Friday, July 31, 2015

A closer look at our temporary exhibition Part Two

We continue our online tour of the Museum's first ever temporary exhibition - Witches and Witchlore: the illustrations of Jos A Smith.

The next image is of a one eyed heretic and then a wonderful raven from a series of paintings of witch's familiars (more on these in a future blog).  This image is available as a card and a limited edition art print from our online shop.

The next image is of Baba Yaga.  Here is an excerpt from the text panel that accompanies this image:

The terrifying witch Baba Yaga (from Eastern European folklore) makes several appearances in the book.
Erica Jong: “She is a Slavic ogress who voyages across the skies with Death, her companion.  Sometimes she travels in a flying cauldron, sometimes in a mortar, with a pestle as a rudder, steering through the clouds.  In her wake boil tempests, hurricanes, tornadoes.  She steals children, and if they are particularly unlucky, she eats them...
Parents warn their unruly progeny that she will come to take them if they don't behave.  She is thus a kind of Slavic bogey-person...”

Jos Smith: “In the large watercolour of Baba Yaga flying in her cauldron, I painted faint veins in the translucent skin of the pregnant belly that is the cauldron itself. This painting may be my favourite illustration in the book {Erica Jong's Witches)."

On the other wall, there is this striking image (below).  The section of the book in which this image originally appeared deals with the persecution of witches and this image is accompanied by a poem by Erica Jong "For all those who died."

This image has a caption next to it by a Friend of the Museum who shared her appreciation of the book and its illustrations with us.  

"I even copied out the poem at the back, “For All Those Who Died” into my English Literature schoolbook, alongside my work on (exclusively male) war poetry.  This was war too wasn't it?  I thought a great deal about the last line...the sin for which they died, the sin of being born a woman, who is more than the sum of her parts.” Deborah Westmancoat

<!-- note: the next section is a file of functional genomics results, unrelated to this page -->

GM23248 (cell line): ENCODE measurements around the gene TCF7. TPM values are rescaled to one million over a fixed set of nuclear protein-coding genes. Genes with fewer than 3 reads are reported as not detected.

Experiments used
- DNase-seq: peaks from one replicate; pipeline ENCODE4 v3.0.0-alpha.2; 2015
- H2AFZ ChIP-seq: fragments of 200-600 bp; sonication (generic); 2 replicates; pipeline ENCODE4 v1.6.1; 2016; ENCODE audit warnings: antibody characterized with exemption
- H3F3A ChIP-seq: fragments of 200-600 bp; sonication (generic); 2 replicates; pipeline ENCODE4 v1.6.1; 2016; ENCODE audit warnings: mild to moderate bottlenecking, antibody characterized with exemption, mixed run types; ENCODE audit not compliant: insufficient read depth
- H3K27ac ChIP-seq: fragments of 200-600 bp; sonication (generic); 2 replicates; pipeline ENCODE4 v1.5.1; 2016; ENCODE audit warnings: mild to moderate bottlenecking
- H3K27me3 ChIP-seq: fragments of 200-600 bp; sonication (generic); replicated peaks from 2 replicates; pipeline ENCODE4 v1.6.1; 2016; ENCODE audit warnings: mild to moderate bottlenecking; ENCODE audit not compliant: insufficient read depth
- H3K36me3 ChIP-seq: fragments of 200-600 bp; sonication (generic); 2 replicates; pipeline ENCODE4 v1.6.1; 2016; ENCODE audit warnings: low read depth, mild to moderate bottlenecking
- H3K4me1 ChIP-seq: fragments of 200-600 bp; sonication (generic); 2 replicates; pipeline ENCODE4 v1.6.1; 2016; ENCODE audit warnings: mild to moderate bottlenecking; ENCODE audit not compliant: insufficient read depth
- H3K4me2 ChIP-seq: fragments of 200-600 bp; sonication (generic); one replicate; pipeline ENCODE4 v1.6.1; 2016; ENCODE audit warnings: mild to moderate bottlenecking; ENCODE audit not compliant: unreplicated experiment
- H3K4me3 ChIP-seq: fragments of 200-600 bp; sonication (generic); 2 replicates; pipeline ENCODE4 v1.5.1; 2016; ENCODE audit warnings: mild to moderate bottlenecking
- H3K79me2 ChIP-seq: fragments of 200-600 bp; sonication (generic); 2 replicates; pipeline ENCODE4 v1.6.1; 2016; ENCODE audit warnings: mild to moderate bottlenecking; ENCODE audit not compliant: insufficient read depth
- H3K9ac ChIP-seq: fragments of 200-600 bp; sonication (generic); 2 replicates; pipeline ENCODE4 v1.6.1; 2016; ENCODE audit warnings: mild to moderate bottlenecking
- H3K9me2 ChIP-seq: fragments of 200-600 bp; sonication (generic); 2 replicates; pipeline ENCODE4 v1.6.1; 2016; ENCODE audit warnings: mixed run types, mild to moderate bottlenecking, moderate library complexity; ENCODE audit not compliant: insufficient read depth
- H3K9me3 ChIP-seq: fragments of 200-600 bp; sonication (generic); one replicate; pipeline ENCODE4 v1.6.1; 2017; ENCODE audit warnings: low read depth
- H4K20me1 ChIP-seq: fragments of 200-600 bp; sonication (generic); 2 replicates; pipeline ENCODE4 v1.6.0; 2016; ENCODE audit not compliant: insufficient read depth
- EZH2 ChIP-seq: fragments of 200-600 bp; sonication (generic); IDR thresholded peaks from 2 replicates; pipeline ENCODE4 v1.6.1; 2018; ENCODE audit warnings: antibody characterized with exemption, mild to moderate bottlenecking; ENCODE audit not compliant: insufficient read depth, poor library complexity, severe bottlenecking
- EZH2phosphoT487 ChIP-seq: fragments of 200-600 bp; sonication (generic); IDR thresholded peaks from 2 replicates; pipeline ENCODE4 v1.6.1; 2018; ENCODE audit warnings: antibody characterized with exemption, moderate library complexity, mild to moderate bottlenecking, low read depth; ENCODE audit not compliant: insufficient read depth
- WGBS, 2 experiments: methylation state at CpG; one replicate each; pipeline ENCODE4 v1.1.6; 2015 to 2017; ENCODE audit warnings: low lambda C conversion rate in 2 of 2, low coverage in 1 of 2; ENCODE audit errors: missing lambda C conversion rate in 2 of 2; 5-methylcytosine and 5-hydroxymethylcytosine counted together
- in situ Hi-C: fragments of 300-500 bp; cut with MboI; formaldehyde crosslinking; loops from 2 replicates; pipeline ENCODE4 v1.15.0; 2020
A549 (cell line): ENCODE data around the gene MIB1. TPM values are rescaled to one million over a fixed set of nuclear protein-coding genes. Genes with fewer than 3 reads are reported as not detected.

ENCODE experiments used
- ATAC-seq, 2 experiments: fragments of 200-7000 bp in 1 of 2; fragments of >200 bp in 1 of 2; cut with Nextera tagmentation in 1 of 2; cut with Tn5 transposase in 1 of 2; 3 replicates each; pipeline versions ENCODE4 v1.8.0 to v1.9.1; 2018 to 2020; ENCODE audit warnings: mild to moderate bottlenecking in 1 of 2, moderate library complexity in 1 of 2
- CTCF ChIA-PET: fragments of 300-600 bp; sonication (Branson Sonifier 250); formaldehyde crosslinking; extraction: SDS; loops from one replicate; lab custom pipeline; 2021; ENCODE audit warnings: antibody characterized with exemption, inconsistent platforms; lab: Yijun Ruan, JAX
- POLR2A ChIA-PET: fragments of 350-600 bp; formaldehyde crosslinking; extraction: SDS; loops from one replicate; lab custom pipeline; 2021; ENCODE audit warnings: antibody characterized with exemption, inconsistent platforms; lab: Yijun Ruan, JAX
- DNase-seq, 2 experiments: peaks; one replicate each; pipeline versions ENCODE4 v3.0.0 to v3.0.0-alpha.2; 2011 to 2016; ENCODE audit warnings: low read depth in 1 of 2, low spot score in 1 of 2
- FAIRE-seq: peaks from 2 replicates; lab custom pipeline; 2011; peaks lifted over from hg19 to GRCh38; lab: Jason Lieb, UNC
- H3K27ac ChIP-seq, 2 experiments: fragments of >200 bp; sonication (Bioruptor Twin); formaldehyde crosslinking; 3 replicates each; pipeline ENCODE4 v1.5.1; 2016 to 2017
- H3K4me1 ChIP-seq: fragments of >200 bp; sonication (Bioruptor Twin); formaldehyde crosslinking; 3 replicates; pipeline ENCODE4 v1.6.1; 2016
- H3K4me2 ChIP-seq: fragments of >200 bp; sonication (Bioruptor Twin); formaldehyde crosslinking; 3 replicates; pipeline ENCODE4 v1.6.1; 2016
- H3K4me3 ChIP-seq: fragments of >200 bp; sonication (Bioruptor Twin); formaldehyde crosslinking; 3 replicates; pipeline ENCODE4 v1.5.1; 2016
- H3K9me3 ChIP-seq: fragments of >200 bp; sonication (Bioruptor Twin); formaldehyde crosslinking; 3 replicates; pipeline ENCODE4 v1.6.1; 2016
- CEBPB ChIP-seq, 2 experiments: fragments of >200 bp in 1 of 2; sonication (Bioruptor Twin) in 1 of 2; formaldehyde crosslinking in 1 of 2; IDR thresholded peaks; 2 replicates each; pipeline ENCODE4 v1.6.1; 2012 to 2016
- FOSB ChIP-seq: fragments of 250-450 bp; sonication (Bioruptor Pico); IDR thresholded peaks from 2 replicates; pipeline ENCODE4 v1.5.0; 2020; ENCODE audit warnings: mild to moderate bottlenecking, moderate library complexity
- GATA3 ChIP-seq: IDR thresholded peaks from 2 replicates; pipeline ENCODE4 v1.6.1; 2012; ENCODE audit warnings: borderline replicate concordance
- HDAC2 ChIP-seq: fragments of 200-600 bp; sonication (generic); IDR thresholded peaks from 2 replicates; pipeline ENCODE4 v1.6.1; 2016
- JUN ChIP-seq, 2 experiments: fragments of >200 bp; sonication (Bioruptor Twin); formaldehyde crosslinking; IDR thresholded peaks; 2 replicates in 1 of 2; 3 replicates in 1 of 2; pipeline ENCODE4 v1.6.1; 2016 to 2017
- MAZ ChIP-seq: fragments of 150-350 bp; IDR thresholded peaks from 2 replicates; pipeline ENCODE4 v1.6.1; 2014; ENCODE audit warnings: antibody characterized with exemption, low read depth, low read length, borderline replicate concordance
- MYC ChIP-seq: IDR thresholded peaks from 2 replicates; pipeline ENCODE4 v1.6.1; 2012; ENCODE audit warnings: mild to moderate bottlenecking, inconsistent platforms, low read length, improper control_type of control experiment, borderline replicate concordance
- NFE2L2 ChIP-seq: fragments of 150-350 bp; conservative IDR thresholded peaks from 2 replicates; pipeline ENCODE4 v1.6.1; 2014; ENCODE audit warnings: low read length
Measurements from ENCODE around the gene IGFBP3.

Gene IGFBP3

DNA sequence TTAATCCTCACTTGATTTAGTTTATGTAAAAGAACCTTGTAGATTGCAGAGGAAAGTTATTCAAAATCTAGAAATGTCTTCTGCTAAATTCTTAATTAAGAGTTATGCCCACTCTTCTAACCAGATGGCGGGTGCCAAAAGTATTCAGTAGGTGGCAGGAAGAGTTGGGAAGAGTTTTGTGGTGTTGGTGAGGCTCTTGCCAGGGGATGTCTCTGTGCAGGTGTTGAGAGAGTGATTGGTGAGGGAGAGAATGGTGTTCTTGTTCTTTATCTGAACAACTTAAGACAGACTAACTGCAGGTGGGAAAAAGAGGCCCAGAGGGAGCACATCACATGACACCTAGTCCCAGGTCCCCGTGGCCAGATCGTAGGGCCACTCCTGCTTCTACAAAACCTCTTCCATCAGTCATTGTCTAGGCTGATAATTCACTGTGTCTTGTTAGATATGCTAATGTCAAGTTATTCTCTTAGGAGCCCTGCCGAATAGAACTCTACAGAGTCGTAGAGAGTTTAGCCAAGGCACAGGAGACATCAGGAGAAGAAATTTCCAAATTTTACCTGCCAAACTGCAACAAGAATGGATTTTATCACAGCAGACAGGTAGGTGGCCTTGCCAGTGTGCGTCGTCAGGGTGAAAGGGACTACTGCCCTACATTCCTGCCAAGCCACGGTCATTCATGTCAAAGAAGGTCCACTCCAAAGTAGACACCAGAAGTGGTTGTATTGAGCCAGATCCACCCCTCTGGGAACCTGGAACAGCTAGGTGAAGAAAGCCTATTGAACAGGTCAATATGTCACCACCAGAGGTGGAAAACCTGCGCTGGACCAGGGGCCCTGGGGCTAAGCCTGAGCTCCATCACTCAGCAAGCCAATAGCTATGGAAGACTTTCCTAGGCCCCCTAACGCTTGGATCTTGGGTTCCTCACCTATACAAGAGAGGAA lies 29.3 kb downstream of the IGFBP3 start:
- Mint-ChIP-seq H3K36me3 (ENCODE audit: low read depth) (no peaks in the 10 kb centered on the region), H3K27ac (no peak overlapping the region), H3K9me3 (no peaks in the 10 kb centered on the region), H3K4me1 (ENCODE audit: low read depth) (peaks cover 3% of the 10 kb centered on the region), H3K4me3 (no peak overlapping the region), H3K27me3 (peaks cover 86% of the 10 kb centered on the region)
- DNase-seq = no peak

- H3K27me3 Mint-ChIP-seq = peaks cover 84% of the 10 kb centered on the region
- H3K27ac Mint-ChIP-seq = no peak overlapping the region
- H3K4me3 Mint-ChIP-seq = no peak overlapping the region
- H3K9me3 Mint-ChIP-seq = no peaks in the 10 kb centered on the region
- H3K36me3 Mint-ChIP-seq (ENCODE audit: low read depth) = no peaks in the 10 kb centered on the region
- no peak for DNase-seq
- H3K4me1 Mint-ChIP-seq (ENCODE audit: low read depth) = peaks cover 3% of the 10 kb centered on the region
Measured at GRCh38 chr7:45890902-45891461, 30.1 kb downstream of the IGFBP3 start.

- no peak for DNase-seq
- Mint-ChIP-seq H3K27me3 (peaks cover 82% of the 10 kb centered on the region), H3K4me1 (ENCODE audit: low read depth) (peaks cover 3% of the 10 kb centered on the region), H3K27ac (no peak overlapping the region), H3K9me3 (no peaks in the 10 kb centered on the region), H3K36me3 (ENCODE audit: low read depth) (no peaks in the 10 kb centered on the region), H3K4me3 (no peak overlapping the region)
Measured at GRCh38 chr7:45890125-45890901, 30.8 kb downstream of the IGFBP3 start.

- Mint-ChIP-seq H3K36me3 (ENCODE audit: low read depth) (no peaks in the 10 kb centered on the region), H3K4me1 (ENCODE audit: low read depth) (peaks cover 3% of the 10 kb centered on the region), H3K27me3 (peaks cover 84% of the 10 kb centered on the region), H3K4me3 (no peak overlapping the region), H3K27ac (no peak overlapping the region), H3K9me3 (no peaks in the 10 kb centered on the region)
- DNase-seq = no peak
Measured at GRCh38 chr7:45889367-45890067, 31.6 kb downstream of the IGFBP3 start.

This area of the exhibition also contains a signed copy of the book and other original illustrations.  These are displayed in a perspex topped table seen photographed below.

One of the images is a male poppet with a needle and thread next to it.  We chose this excerpt from Erica Jong's book to accompany this work:

“From ancient times to the present, the history of witchcraft has been inextricably bound up with male fear of women - the tendency of the masculine unconscious to equate women with evil (or at least with the unknown, which is presumed to be evil).”

Another interesting picture in this section of the exhibition is the black and white print (seen above top centre).  This is a copy of a woodcut from the time of the witch persecutions.  It shows a woman being raised into the flames.  The face has been altered from the original to show Erica Jong herself as the persecuted witch.  She reflects on her affinity with witches a great deal in her work saying: “…the female poet…must become an incarnation of the triple goddess herself, incorporating all her aspects, creative and destructive.  This is why it is so dangerous to be a female poet.  It is a little like being a witch.”  

There are lots of other interesting captions and details which are too numerous to dwell on here - you really should visit (if you can!)

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